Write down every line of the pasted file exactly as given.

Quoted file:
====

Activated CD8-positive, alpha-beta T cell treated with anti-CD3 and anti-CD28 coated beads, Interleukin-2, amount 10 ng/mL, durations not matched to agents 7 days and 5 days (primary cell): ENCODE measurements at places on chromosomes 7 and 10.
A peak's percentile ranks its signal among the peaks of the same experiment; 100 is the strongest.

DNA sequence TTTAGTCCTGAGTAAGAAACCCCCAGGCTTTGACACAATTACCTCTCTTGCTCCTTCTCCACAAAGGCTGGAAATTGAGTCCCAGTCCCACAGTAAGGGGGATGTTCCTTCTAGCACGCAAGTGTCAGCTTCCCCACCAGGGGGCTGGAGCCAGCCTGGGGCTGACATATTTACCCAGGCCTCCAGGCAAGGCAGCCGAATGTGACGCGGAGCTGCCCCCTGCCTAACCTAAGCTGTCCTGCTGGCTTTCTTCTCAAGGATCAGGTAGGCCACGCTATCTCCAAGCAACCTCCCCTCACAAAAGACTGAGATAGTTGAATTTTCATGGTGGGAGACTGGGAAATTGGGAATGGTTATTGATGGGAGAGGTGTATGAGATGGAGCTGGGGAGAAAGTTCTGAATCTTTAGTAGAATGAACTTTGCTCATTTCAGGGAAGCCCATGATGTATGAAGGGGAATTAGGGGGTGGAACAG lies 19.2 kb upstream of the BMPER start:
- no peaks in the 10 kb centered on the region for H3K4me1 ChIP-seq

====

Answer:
Activated CD8-positive, alpha-beta T cell treated with anti-CD3 and anti-CD28 coated beads, Interleukin-2, amount 10 ng/mL, durations not matched to agents 7 days and 5 days (primary cell): ENCODE measurements at places on chromosomes 7 and 10.
A peak's percentile ranks its signal among the peaks of the same experiment; 100 is the strongest.

DNA sequence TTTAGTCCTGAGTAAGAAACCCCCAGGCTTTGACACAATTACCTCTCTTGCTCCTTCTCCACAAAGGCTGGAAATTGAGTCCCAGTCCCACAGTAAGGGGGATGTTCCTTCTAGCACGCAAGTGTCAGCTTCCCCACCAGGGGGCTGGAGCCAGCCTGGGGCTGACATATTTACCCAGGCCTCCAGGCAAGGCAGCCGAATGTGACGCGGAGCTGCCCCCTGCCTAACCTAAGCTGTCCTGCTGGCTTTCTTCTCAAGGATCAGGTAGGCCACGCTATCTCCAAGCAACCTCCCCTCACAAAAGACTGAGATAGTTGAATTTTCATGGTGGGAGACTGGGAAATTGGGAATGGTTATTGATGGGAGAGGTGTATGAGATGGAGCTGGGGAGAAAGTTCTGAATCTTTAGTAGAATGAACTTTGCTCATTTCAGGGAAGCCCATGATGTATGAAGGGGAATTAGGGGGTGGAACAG lies 19.2 kb upstream of the BMPER start:
- no peaks in the 10 kb centered on the region for H3K4me1 ChIP-seq